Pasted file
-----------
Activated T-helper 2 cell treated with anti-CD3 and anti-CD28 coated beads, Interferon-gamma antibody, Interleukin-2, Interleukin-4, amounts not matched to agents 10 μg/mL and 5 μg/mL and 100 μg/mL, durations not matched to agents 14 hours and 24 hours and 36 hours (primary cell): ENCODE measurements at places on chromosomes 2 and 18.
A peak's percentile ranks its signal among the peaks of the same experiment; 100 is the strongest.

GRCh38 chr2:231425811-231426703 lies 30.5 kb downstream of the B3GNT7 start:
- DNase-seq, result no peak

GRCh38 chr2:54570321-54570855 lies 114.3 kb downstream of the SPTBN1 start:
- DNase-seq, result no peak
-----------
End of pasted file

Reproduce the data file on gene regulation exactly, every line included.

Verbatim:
Activated T-helper 2 cell treated with anti-CD3 and anti-CD28 coated beads, Interferon-gamma antibody, Interleukin-2, Interleukin-4, amounts not matched to agents 10 μg/mL and 5 μg/mL and 100 μg/mL, durations not matched to agents 14 hours and 24 hours and 36 hours (primary cell): ENCODE measurements at places on chromosomes 2 and 18.
A peak's percentile ranks its signal among the peaks of the same experiment; 100 is the strongest.

GRCh38 chr2:231425811-231426703 lies 30.5 kb downstream of the B3GNT7 start:
- DNase-seq, result no peak

GRCh38 chr2:54570321-54570855 lies 114.3 kb downstream of the SPTBN1 start:
- DNase-seq, result no peak